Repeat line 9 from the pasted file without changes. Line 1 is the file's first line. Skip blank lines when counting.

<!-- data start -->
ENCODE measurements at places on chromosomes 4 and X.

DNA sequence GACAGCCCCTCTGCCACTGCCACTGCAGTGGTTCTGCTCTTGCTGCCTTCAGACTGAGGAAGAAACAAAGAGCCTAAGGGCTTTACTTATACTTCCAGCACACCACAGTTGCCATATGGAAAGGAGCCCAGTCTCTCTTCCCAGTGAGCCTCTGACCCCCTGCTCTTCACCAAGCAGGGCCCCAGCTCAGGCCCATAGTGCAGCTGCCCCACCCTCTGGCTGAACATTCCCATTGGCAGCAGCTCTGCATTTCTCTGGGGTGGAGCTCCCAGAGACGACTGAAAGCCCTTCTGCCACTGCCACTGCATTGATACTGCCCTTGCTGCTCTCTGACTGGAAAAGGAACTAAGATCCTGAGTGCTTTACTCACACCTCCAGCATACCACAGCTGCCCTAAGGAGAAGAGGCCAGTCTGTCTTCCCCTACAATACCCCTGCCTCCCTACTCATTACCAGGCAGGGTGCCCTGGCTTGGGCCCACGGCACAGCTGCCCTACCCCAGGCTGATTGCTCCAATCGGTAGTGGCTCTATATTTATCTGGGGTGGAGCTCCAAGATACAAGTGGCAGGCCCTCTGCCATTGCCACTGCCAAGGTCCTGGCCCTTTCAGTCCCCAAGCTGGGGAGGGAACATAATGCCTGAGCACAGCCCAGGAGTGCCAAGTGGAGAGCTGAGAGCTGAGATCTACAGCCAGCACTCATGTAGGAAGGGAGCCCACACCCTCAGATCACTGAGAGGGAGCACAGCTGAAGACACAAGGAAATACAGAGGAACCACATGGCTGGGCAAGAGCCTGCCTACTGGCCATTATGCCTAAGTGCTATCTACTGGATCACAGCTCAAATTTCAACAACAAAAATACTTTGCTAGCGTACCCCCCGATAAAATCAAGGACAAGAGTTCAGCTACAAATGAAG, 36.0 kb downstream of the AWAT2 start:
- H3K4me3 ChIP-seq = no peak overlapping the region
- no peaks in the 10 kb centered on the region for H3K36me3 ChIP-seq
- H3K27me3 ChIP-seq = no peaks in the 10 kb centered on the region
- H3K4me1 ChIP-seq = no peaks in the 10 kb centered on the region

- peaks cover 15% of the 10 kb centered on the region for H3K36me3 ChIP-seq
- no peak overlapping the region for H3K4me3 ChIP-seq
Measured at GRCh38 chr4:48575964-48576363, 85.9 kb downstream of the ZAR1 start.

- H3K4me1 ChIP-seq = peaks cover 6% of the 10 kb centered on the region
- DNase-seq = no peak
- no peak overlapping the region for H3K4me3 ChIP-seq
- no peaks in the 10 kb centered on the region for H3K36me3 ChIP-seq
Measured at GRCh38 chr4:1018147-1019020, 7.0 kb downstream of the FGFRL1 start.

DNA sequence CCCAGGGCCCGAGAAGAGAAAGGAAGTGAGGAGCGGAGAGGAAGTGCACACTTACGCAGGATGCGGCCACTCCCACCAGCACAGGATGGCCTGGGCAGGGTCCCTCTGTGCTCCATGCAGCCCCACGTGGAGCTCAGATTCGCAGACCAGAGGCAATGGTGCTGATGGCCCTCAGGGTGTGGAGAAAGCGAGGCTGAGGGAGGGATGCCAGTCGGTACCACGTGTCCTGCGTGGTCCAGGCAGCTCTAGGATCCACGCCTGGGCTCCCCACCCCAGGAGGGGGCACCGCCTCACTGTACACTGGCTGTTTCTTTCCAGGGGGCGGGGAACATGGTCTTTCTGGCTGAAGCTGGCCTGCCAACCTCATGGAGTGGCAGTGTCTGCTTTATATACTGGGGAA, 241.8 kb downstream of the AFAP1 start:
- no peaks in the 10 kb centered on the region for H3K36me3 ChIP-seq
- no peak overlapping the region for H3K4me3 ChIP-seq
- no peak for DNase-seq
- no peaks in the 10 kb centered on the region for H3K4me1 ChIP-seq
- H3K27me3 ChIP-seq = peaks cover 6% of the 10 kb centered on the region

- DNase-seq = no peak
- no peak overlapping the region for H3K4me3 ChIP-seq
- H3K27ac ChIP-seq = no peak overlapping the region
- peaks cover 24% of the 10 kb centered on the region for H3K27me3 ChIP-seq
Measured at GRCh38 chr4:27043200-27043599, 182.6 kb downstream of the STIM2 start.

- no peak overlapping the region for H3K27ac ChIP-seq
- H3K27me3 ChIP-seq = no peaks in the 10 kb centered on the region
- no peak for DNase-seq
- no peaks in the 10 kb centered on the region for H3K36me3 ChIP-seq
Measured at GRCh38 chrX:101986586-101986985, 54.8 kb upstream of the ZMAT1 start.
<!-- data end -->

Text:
Measured at GRCh38 chr4:48575964-48576363, 85.9 kb downstream of the ZAR1 start.